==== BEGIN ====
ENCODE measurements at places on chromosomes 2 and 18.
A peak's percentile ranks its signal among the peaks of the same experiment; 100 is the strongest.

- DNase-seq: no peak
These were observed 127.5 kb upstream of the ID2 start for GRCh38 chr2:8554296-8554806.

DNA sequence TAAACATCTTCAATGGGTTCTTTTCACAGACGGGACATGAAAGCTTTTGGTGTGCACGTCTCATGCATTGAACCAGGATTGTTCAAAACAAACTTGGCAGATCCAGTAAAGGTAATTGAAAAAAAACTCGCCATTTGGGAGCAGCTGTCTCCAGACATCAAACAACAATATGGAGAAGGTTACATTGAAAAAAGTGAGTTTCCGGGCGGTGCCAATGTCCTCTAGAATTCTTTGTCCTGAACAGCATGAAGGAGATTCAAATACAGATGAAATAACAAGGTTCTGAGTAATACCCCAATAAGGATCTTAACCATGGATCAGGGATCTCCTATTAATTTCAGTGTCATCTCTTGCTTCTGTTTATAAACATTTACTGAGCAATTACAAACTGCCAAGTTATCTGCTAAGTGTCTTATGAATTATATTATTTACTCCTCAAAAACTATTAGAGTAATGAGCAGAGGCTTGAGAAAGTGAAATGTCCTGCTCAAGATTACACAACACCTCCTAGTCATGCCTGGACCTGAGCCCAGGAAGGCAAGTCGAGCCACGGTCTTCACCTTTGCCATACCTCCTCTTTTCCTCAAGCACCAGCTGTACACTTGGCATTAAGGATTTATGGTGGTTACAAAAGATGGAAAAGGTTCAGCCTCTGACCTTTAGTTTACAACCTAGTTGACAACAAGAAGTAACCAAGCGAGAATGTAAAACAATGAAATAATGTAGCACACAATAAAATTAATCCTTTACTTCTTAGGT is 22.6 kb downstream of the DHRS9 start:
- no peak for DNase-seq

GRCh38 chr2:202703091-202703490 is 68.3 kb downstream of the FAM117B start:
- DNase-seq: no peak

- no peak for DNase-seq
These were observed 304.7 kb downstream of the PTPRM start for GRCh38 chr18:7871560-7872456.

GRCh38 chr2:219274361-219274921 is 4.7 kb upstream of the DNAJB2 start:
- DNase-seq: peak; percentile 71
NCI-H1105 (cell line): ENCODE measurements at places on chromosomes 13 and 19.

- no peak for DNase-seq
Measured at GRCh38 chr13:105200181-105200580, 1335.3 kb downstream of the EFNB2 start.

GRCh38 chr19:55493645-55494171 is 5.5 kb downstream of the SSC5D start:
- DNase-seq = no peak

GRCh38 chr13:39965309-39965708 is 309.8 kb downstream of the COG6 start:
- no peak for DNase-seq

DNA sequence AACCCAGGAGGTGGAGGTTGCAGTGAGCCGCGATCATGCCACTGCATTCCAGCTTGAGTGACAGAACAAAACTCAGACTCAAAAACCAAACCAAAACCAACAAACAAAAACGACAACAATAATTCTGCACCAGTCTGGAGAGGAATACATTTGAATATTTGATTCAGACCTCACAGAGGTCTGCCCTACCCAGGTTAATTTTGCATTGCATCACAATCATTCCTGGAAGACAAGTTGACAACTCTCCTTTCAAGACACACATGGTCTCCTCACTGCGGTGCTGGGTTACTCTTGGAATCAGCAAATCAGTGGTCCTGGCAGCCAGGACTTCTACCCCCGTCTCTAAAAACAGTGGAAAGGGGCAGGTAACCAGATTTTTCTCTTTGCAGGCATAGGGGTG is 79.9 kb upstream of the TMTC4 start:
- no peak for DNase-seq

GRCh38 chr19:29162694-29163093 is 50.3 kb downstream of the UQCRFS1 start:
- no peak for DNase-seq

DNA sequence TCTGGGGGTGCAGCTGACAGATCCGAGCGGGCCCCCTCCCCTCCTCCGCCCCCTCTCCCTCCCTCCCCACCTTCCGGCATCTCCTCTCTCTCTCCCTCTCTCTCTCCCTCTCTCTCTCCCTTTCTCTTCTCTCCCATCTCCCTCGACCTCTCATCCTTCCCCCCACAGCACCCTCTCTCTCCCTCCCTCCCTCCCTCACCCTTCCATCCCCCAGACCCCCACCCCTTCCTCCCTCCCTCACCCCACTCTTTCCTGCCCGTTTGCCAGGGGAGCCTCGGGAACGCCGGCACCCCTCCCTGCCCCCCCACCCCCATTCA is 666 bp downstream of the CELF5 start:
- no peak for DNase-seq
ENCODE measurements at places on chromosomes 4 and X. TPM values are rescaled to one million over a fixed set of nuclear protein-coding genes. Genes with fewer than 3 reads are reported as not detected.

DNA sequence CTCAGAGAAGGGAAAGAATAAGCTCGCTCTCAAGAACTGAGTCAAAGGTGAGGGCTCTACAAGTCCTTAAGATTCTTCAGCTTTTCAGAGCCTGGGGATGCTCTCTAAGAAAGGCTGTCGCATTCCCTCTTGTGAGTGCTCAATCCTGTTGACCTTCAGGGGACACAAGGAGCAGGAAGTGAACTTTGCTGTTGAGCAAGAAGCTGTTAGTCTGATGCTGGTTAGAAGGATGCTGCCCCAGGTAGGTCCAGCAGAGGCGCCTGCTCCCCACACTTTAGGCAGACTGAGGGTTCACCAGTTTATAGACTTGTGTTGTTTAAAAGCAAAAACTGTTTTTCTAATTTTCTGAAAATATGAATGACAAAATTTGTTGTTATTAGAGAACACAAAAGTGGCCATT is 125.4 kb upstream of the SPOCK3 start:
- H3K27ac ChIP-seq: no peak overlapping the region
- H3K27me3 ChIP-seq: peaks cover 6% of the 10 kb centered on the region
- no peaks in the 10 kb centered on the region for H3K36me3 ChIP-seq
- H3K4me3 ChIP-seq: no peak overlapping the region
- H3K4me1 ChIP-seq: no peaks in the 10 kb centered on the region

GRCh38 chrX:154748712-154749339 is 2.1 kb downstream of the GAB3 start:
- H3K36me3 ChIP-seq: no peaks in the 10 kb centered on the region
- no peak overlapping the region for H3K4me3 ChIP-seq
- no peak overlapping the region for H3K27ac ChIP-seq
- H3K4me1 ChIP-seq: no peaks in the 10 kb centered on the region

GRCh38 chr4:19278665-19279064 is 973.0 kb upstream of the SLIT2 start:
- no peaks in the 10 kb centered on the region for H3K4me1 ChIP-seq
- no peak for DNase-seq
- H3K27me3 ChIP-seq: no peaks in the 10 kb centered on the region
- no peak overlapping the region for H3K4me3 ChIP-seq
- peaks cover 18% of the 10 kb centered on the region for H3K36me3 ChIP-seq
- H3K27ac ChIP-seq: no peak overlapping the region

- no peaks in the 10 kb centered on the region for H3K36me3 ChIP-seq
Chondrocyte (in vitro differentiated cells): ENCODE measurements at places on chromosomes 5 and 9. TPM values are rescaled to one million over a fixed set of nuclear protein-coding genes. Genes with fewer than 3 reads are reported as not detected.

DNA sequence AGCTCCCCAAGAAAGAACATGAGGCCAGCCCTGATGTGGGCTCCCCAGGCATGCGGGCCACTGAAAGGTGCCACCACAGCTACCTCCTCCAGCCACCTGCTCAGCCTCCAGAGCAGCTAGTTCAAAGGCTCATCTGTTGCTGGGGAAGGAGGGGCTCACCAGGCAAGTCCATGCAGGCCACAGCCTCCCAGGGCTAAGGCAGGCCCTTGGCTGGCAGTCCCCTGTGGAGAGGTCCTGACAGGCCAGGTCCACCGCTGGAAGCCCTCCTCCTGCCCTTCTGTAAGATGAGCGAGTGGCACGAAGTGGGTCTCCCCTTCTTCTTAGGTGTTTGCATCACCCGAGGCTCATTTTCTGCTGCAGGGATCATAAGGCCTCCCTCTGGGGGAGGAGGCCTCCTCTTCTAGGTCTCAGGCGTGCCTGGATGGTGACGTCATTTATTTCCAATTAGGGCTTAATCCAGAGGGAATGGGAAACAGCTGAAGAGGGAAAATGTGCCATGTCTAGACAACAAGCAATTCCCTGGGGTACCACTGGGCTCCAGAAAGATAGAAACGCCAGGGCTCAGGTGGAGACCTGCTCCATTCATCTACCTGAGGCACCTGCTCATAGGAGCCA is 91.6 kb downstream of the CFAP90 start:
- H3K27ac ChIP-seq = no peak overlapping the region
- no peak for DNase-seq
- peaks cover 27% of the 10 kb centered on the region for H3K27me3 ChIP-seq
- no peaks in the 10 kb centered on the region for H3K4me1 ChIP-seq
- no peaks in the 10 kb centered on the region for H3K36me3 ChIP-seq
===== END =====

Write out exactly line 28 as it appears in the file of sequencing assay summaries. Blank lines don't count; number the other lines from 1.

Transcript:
- H3K27ac ChIP-seq: no peak overlapping the region